For most of recorded human history, personal health information has been collected, maintained, and analyzed mostly by healthcare professionals within the scope of diagnosis and treatment. This has been codified in our laws, especially by the Health Insurance Portability and Accountability Act, better known as HIPAA. The law governs the use, storage, and sharing of health records and it applies only to healthcare providers, insurance plans, and the plans’ “business associates.” Unfortunately, recent technological advances have shattered this sphere of protection of personal health information. Take, for example, last year’s Facebook fiasco involving Cambridge Analytica. The company used private data from millions of Facebook users, allegedly without their consent. Most people were not aware that Cambridge Analytica’s client list included the political campaigns of Donald Trump, Ted Cruz, NYU’s Langone Hospital, and another major insurance provider, London-traded Hiscox Ltd. The public remains largely unaware of the threats to their personal health information from new and developing technologies.
Many people, especially younger people, use fitness trackers, smartphones, and smartwatches that collect and record biometric data. Direct-to-consumer genetic testing is available, and these services analyze and sell our entire family history. Software applications and websites are used by consumers to motivate, monitor, and share their progress toward a healthy lifestyle. All these internet-based devices and services share one thing in common – namely that HIPAA does not apply to them. There is essentially no protection from their collecting and sharing of personal health information. We are increasingly sharing our most sensitive personal information with corporations, governments, and neighbors—sometimes knowingly, often unwittingly—without any of the protections we previously demanded when the same data was in the hands of licensed medical experts.
There are a number of risks and potential harms included in this phenomenon. The first type of harm is the very act of privacy violation itself. Confidentiality is a cornerstone of our healthcare system. Without it, patients lose trust in physicians and medical institutions and shy away from participating in research studies. Secondly, firms may have greater opportunities to discriminate against employees and job applicants based on preexisting conditions, disabilities, or genes. While this discrimination is prohibited under the Affordable Care Act, the Americans with Disabilities Act, and the Genetic Information Nondiscrimination Act, these laws share one exception. Employers are allowed to collect data from “voluntary” workplace programs, many of which use digital devices and websites that track private behavior. Even if the data is used illegally, it will be hard to prove it wasn’t obtained legally. Thirdly, new technologies may have adverse health impacts if they are used without medical oversight, construed as a medical device, or are tied to a medical diagnosis or treatment without demonstrating necessary efficacy.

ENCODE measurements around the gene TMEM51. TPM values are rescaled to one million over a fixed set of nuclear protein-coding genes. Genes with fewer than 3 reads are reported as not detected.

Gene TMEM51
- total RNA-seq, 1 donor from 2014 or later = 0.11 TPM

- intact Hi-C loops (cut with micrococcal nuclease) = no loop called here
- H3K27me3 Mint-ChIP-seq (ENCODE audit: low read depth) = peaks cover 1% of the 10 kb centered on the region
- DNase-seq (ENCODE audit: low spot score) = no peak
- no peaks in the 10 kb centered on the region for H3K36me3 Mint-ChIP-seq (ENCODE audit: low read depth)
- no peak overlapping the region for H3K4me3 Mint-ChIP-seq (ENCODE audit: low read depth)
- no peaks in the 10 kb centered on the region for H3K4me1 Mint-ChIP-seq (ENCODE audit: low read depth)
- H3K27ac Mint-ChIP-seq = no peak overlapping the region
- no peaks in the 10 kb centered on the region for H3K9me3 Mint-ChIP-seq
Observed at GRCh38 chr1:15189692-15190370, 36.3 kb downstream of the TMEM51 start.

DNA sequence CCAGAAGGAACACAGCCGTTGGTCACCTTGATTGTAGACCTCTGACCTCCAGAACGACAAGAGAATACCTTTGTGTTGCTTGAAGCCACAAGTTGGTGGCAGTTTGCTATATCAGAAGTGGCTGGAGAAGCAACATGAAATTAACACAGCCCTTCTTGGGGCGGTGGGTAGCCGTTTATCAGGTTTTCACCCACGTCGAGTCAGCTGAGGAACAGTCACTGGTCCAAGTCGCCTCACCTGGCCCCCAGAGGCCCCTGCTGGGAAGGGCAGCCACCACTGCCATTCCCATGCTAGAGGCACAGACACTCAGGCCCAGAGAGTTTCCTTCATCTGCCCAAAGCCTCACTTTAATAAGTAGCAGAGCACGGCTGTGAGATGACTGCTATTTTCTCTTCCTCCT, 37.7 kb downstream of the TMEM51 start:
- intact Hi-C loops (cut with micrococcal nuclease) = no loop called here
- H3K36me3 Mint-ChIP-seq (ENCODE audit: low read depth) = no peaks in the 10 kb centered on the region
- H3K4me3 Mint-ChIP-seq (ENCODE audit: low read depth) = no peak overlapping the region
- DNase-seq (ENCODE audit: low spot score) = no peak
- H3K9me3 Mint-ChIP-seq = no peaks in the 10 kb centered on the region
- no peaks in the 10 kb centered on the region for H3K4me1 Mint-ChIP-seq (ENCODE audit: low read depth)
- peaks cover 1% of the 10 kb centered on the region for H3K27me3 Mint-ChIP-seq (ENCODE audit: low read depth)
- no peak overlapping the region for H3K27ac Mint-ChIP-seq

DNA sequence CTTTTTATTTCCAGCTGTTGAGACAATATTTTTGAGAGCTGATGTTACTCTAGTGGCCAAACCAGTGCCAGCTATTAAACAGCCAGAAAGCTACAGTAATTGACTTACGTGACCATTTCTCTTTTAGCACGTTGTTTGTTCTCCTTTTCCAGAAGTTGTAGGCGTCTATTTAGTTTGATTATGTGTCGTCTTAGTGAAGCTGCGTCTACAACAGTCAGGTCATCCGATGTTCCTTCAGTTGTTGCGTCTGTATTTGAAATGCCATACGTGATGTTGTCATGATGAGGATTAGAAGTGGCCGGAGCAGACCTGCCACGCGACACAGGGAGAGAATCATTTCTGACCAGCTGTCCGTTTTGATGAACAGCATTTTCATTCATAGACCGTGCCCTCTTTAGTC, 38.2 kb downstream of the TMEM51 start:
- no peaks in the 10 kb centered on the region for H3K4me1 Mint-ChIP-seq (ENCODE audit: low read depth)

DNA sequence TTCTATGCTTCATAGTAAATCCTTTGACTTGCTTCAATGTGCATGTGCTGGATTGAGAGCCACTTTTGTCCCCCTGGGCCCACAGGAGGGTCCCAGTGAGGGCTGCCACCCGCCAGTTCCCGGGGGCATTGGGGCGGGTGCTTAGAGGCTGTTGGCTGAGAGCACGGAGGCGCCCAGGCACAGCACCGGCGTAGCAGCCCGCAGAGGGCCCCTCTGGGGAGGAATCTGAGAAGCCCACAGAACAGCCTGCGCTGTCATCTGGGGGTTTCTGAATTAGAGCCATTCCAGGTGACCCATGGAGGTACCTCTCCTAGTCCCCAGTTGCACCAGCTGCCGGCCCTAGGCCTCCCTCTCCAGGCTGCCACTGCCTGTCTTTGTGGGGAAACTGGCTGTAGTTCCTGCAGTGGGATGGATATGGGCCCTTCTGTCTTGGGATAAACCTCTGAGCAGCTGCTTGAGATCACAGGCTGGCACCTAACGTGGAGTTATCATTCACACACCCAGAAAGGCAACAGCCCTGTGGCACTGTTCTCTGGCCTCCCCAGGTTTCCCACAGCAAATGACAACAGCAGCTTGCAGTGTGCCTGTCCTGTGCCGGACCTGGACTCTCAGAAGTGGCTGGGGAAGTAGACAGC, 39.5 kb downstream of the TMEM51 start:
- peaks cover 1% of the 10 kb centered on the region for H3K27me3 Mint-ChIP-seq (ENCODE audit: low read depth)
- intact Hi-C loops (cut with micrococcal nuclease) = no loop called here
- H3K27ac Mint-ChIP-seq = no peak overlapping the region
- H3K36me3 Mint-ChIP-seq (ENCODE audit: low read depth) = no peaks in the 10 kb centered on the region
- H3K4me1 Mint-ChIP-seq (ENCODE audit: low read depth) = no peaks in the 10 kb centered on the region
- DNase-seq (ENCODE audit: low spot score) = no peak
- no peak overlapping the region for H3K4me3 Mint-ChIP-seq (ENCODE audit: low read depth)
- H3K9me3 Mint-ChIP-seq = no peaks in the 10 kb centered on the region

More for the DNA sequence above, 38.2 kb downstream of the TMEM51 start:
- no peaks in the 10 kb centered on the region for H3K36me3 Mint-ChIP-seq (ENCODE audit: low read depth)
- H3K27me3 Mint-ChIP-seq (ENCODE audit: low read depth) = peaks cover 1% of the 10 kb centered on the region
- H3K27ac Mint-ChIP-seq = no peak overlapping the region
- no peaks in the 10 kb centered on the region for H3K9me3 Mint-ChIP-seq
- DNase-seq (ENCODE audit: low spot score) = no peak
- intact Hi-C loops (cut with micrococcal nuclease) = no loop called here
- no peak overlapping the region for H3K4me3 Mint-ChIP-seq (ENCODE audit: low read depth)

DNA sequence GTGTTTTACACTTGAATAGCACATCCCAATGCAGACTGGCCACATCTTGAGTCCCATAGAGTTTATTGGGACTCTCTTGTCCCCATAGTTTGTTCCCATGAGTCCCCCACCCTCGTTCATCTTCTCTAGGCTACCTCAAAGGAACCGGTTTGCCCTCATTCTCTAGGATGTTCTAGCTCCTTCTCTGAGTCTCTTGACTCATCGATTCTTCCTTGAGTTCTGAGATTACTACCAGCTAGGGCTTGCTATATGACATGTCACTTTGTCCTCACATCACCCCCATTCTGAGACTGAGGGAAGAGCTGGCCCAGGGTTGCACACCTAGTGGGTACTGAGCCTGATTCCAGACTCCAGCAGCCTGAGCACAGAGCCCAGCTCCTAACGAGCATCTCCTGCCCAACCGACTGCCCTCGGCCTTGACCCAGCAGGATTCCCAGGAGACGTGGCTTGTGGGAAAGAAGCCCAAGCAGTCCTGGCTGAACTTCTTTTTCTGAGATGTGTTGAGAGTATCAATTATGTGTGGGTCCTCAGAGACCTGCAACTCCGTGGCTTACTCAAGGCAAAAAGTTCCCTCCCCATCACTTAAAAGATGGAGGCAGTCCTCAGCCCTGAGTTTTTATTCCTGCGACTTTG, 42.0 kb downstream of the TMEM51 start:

By one estimate, 70 percent of these devices share user information without encryption. Also, the digital health movement may wind up penalizing those who do not use or understand it. Employers may reward those who use it to the detriment of those who do not. Instead of starting endless investigations, Congress needs to start doing its job and update existing laws or write new ones that will protect the people they are supposed to represent from harm from emerging and new technologies.
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